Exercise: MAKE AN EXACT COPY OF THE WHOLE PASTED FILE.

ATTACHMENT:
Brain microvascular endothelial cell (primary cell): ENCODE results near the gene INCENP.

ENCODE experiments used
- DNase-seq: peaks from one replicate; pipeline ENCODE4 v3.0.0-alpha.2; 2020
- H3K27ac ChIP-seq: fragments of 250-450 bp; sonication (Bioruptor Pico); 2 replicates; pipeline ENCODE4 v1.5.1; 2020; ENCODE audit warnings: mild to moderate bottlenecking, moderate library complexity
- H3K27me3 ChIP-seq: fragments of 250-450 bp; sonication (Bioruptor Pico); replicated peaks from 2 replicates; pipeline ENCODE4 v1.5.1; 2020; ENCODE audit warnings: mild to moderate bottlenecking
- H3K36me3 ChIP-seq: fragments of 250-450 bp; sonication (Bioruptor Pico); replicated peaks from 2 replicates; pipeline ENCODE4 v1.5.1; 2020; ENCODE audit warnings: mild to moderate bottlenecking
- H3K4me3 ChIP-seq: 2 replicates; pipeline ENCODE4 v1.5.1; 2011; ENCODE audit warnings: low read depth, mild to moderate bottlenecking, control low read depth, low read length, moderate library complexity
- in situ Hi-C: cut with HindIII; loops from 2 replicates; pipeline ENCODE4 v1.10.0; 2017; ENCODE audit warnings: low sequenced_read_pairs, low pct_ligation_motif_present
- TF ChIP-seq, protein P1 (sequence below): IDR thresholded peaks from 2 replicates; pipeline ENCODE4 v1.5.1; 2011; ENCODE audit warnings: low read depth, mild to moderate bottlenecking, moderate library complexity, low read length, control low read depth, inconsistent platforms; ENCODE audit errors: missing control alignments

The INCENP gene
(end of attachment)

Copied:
Brain microvascular endothelial cell (primary cell): ENCODE results near the gene INCENP.

ENCODE experiments used
- DNase-seq: peaks from one replicate; pipeline ENCODE4 v3.0.0-alpha.2; 2020
- H3K27ac ChIP-seq: fragments of 250-450 bp; sonication (Bioruptor Pico); 2 replicates; pipeline ENCODE4 v1.5.1; 2020; ENCODE audit warnings: mild to moderate bottlenecking, moderate library complexity
- H3K27me3 ChIP-seq: fragments of 250-450 bp; sonication (Bioruptor Pico); replicated peaks from 2 replicates; pipeline ENCODE4 v1.5.1; 2020; ENCODE audit warnings: mild to moderate bottlenecking
- H3K36me3 ChIP-seq: fragments of 250-450 bp; sonication (Bioruptor Pico); replicated peaks from 2 replicates; pipeline ENCODE4 v1.5.1; 2020; ENCODE audit warnings: mild to moderate bottlenecking
- H3K4me3 ChIP-seq: 2 replicates; pipeline ENCODE4 v1.5.1; 2011; ENCODE audit warnings: low read depth, mild to moderate bottlenecking, control low read depth, low read length, moderate library complexity
- in situ Hi-C: cut with HindIII; loops from 2 replicates; pipeline ENCODE4 v1.10.0; 2017; ENCODE audit warnings: low sequenced_read_pairs, low pct_ligation_motif_present
- TF ChIP-seq, protein P1 (sequence below): IDR thresholded peaks from 2 replicates; pipeline ENCODE4 v1.5.1; 2011; ENCODE audit warnings: low read depth, mild to moderate bottlenecking, moderate library complexity, low read length, control low read depth, inconsistent platforms; ENCODE audit errors: missing control alignments

The INCENP gene